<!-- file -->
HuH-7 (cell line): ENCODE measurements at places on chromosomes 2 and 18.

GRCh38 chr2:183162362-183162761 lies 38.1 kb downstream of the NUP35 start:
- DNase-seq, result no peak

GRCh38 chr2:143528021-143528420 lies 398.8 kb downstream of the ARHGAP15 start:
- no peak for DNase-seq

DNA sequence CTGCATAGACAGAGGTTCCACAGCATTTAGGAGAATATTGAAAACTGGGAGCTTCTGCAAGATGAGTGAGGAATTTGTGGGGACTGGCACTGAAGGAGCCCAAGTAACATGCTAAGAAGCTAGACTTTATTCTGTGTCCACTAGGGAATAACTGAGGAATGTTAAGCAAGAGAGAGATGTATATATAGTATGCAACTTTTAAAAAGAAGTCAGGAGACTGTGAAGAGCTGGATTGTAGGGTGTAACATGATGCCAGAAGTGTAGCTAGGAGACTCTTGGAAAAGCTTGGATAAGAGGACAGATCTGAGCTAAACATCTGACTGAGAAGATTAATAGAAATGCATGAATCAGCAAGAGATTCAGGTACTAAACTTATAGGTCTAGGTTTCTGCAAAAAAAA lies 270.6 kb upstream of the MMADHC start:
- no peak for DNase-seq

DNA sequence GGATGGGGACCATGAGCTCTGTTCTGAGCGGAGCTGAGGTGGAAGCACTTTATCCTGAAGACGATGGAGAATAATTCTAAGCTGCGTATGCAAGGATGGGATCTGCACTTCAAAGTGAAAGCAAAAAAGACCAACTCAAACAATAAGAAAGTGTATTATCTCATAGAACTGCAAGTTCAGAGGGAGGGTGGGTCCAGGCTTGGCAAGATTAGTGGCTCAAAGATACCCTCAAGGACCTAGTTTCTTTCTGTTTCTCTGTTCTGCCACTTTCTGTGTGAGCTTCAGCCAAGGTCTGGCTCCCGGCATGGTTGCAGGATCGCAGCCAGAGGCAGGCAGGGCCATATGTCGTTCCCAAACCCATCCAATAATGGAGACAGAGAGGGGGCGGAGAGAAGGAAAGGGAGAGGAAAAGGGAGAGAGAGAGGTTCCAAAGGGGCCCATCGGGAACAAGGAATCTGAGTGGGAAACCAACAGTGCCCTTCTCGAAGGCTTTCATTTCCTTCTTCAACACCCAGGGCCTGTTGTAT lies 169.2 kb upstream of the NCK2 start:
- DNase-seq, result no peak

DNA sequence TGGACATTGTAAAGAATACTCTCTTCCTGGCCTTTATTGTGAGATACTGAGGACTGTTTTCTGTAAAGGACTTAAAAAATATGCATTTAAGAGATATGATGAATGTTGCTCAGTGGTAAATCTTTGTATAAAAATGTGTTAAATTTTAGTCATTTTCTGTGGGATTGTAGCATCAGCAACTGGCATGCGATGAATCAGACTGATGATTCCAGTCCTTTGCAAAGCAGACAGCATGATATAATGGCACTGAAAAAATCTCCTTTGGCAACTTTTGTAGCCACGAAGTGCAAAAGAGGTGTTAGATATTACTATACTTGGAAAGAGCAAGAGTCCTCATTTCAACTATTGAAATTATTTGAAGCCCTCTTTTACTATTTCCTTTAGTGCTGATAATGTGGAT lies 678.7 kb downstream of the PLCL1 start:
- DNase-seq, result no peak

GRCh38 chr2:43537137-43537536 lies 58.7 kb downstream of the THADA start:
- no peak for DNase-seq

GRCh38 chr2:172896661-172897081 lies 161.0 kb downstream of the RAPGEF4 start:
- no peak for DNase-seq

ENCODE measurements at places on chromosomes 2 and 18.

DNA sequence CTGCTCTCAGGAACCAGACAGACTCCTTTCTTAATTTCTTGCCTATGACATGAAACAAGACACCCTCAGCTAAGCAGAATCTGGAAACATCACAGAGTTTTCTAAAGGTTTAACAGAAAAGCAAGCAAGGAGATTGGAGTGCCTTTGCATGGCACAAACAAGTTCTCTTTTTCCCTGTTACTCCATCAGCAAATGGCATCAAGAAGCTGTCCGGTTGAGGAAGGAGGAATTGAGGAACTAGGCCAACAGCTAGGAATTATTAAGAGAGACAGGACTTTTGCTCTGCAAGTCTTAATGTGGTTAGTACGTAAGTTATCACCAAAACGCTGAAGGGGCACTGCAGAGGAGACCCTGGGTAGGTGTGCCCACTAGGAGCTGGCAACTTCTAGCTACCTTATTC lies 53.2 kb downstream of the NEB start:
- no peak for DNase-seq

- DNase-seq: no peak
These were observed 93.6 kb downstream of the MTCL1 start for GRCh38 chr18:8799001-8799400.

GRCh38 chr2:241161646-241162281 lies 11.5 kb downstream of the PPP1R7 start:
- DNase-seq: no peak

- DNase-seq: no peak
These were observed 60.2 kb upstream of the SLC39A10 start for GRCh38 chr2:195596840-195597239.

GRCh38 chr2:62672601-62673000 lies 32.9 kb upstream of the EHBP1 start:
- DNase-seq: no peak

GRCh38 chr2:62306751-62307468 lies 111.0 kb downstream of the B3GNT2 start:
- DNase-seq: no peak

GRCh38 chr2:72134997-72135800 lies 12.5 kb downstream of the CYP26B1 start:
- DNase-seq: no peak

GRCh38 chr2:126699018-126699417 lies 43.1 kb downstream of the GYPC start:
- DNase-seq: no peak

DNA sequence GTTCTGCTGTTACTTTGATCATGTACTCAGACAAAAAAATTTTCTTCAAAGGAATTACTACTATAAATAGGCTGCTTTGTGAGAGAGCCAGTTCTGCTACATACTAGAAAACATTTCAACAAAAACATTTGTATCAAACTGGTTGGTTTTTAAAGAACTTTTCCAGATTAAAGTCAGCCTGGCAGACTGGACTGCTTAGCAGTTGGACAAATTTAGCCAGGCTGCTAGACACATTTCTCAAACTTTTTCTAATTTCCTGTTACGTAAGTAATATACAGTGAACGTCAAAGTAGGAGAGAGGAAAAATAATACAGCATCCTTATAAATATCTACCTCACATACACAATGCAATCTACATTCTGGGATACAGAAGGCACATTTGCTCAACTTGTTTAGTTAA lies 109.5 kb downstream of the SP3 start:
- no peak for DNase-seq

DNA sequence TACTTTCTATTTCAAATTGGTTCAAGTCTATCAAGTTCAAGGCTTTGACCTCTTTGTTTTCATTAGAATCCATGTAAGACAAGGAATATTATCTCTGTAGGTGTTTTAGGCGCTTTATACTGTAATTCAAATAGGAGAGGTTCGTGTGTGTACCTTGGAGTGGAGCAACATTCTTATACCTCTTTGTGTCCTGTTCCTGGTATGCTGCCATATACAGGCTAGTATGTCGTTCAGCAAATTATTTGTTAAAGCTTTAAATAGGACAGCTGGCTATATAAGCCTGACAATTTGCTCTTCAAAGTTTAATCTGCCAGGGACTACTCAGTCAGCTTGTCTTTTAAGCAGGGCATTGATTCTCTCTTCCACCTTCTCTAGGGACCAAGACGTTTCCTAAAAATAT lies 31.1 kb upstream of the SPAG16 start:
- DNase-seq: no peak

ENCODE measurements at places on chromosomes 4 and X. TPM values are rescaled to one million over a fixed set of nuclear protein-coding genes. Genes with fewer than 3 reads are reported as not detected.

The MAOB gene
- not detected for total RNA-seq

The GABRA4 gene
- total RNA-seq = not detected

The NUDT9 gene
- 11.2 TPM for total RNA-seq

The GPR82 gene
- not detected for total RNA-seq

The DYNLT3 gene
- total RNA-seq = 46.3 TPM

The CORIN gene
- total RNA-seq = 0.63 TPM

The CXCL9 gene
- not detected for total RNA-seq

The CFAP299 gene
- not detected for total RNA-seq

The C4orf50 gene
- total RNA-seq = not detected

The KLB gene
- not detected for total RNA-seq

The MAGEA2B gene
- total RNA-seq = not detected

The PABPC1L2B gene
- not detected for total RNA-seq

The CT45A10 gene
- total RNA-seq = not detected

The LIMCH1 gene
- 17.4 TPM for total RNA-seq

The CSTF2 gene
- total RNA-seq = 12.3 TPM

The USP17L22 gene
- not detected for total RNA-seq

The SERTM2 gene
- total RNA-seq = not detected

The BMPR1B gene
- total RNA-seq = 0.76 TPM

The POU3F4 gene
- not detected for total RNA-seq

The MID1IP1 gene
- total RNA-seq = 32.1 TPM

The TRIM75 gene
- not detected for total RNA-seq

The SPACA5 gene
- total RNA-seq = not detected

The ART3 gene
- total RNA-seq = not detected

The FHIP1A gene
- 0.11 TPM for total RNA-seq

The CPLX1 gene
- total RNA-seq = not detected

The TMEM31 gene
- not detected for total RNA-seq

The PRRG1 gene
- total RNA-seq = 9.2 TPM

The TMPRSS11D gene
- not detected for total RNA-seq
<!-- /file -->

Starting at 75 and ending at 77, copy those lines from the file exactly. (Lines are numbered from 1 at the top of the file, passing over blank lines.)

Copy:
- not detected for total RNA-seq

The MID1IP1 gene
- total RNA-seq = 32.1 TPM